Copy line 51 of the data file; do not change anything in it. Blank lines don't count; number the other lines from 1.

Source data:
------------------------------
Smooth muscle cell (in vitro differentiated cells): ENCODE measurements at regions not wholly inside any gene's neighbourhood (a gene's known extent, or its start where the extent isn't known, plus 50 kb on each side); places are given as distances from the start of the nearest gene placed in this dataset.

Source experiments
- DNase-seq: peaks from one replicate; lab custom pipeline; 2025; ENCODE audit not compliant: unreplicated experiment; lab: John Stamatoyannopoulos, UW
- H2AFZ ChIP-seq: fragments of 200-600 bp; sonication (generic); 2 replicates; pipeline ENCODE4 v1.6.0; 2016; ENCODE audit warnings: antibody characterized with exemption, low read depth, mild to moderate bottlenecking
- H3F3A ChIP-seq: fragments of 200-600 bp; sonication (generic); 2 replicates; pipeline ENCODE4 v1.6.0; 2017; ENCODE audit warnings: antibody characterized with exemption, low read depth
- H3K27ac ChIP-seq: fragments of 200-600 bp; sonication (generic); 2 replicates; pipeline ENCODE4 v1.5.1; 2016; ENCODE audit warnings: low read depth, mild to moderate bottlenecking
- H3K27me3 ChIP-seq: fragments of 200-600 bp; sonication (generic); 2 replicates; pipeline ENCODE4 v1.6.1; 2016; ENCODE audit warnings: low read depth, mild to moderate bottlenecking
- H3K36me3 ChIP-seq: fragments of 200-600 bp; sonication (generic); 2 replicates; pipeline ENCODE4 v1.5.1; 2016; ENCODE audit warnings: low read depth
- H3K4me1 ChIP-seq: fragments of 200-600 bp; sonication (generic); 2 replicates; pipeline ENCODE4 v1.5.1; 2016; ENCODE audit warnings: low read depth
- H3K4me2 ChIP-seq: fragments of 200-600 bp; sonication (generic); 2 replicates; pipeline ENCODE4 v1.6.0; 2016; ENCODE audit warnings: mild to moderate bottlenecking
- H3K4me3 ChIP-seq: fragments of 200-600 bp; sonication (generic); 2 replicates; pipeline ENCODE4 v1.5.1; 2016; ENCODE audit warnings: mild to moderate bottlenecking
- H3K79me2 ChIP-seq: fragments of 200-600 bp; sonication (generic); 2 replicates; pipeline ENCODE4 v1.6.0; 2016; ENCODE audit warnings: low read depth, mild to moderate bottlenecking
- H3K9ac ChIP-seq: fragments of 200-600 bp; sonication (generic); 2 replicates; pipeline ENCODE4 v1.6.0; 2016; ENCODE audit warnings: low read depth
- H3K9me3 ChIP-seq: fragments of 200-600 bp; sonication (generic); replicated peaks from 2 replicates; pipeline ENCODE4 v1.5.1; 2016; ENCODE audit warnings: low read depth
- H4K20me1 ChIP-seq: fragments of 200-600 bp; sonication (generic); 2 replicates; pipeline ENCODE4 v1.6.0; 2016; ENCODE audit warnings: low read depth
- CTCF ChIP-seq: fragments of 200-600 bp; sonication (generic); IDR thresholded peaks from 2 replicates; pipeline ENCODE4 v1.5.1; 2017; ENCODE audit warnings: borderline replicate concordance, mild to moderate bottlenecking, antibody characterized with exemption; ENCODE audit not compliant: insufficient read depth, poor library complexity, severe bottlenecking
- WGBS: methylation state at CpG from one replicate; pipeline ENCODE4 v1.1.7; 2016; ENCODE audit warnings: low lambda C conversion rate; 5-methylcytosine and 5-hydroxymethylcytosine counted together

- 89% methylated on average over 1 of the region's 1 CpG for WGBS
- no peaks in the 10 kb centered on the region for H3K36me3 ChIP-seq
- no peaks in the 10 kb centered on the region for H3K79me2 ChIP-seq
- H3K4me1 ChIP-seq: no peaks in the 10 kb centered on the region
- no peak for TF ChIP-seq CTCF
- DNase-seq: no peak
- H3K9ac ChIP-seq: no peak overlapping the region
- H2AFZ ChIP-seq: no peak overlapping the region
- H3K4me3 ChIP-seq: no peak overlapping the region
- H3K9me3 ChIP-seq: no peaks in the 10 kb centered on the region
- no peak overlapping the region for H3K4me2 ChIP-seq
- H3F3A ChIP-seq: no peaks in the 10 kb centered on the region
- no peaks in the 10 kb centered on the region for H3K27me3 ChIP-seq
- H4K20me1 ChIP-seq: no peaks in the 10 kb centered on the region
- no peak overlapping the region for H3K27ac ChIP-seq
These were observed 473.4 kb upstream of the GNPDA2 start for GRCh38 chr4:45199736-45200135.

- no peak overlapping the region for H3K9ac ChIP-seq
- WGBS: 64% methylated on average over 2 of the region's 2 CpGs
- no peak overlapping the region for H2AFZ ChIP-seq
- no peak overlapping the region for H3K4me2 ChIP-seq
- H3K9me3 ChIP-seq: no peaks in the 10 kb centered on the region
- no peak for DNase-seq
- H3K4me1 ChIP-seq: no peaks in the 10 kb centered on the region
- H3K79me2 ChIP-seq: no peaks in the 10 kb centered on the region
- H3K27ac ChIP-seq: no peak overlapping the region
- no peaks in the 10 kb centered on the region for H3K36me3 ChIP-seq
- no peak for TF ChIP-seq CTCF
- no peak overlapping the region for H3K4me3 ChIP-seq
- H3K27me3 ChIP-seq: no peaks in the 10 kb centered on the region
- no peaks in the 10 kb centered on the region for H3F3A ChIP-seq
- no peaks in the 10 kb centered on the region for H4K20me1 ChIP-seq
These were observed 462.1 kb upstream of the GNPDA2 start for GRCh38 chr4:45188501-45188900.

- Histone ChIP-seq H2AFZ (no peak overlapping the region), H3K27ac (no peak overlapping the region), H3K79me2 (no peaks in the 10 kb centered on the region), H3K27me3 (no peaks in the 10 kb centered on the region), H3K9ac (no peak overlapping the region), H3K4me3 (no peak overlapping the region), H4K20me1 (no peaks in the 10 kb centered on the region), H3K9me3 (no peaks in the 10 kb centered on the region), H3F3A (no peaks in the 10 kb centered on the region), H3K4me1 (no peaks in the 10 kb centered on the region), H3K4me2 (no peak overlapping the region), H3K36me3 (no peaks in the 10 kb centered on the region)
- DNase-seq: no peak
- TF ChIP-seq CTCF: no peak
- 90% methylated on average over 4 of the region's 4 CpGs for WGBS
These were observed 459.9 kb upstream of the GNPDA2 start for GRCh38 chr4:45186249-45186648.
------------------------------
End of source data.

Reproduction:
- DNase-seq: no peak